Thanks to consecutive rounds of 65 and 64 in Norton, Mass., Sergio Garcia has emerged as the leader through two rounds of the 2013 Deutsche Bank Championship with a 13 under-par total.
Formerly nicknamed "El Nino" and considered to be the next young superstar, the Spaniard's career hasn't quite panned out as expected. Still without a major title at age 33, his career could be bolstered significantly if he emerges with the FedEx Cup trophy.
This is only the second event of the playoffs, though, and Garcia, along with golf's best players, have a long way to go before that is decided.
With plenty of golf still to be played at TPC Boston alone, there are a slew of 20-somethings in contention who have shown similar promise to what Garcia once flashed in his earlier years. If any of them come away with a win, it would solidify their statuses as multiple tour winners.
Here is a closer look at the exciting trio, with their total scores in relation to par in parentheses.
Jordan Spieth (-9)
The 20-year-old is already one of the better ball-strikers on tour, so when his putter is working, the sky is the limit.
Spieth is improving that part of his game, too, with a forward-press just before impact and a cross-handed grip. It remains to be seen if he'll stick with that long term, though it did seem to be working on Saturday, especially on the above 21-footer for birdie on the par-four 14th.
A prior win in 2013 at the John Deere Classic made Spieth eligible for the FedEx Cup playoffs in the first place. He has taken full advantage of every opportunity, but even this rapid of an ascent to stardom was hard to see coming.
Among the premium young talent inhabiting the game currently, the greatness Spieth has flashed seems to place him a cut above the rest.
If his iron play rebounds from hitting just eight of 18 greens in regulation in Round 2, look for Spieth to vault himself into prominent contention for the FedEx Cup trophy.
Harris English (-9)
The winner of this year's FedEx St. Jude Classic is a towering presence at 6'3" with a powerful move through the ball, but his touch on the greens is what's driving his evolution as a player.
English hasn't necessarily handled the success since his win very well, but he's making up for it this week after a missed cut at The Barclays. He entered this week 21st on tour in total putting, and it's showing thus far.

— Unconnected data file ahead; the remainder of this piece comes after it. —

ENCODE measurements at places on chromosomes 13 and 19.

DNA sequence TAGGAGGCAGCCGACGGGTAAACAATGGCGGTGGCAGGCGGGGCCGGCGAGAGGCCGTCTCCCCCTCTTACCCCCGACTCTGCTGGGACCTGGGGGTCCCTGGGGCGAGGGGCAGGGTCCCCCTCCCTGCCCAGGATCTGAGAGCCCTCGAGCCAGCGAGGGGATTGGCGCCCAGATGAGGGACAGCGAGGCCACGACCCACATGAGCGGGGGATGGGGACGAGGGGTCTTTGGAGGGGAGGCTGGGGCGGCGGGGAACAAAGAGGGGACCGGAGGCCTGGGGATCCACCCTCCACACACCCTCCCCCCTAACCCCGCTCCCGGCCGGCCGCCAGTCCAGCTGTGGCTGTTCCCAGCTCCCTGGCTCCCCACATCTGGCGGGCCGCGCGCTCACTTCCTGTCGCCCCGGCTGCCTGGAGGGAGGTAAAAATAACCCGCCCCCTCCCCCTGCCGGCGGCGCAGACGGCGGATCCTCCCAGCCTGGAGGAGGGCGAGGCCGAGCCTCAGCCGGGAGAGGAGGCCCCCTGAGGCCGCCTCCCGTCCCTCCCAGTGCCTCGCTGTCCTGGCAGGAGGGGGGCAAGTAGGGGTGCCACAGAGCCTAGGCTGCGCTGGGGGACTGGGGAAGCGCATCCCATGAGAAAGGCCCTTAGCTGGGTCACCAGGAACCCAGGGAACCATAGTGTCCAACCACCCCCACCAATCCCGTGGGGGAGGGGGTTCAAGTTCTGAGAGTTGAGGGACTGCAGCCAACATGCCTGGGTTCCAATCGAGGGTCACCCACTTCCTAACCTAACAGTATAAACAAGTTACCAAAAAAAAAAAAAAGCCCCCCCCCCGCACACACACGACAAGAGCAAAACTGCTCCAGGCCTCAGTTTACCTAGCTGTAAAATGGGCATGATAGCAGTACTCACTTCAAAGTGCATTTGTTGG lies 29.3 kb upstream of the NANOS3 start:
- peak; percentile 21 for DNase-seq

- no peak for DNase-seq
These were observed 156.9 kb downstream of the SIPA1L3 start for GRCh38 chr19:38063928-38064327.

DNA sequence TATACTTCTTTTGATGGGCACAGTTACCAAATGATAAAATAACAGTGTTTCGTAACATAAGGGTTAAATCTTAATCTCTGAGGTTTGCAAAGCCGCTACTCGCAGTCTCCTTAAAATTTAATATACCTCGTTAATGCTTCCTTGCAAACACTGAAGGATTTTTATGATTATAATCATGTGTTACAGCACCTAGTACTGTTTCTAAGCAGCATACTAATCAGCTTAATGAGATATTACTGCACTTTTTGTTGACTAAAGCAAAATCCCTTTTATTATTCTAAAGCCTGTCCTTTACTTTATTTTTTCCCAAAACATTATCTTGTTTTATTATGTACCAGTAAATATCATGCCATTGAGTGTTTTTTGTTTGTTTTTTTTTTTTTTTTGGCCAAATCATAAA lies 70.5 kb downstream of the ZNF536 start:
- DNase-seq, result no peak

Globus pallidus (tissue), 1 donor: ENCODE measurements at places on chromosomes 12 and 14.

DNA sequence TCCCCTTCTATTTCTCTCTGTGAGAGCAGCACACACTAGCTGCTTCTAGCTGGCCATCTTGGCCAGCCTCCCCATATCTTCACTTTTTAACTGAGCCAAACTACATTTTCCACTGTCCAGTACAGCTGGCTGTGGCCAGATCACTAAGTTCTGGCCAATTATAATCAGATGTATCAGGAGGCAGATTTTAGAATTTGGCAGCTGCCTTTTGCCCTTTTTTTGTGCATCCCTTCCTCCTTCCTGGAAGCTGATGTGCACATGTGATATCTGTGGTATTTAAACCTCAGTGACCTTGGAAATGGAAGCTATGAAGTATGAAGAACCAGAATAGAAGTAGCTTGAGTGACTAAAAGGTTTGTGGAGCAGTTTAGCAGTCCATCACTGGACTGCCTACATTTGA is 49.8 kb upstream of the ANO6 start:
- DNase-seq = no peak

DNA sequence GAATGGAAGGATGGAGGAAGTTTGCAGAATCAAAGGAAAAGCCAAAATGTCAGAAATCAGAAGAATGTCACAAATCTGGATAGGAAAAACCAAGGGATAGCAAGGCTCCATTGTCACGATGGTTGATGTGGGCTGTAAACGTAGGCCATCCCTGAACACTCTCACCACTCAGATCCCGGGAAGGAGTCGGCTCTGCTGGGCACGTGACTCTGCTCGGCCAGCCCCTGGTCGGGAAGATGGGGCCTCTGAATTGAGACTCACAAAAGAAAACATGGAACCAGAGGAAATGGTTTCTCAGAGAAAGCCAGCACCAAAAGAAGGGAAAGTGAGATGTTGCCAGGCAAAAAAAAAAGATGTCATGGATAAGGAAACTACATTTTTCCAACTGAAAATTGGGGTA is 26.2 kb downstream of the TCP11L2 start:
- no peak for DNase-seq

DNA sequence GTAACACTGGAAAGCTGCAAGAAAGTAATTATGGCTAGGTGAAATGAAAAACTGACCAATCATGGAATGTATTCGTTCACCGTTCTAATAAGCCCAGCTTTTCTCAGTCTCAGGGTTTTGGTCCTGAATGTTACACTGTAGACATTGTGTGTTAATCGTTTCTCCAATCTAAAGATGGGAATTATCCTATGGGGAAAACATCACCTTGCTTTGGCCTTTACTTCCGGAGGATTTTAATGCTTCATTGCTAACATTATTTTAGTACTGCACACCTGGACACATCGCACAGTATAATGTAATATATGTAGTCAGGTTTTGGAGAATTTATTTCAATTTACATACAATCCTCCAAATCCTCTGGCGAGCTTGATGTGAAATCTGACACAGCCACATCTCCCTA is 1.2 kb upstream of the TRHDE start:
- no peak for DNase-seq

With 14 birdies through two rounds in Norton, the 24-year-old is tied for second in the field in circles on the scorecard.
A modest world ranking of No. 74 has English flying a bit below the radar in terms of golf's youngsters to watch. It would be unwise to sleep on the former University of Georgia star, who was a four-time All-American in college and is just getting his feet wet in the pros.
By winning the Deutsche Bank Championship, his name would instantly catapult up the world rankings and into the conversation to rival Spieth as American golf's next great, young hope.
Jason Day (-8)
Close calls at the major championships have raised Day's profile considerably. What's frustrating is that he hasn't been able to rise to the occasion at regular events often enough.
Day has only one PGA Tour victory to his name. For a player who has finished in the top three of The Masters and U.S. Open four times at the ripe age of 25 and notched a T-8 finish at this year's PGA Championship, that is far too few.
With his powerful long game and six top-10 finishes this season, it seems only a matter of time before Day explodes and truly realizes his potential.
Putting has often been a strength for Day, but this week he's tied for 59th in the field in putts per GIR.
The course management and focus is unquestionably there for the smooth-swinging, cool-as-a-cucumber Aussie. All that's left to figure out is how to put together a complete performance for four rounds.
Whenever he does that consistently—and it's feasible he could at this venue that yields so many birdies—Day has all the promise to be a multiple major champion and a double-digit tournament winner.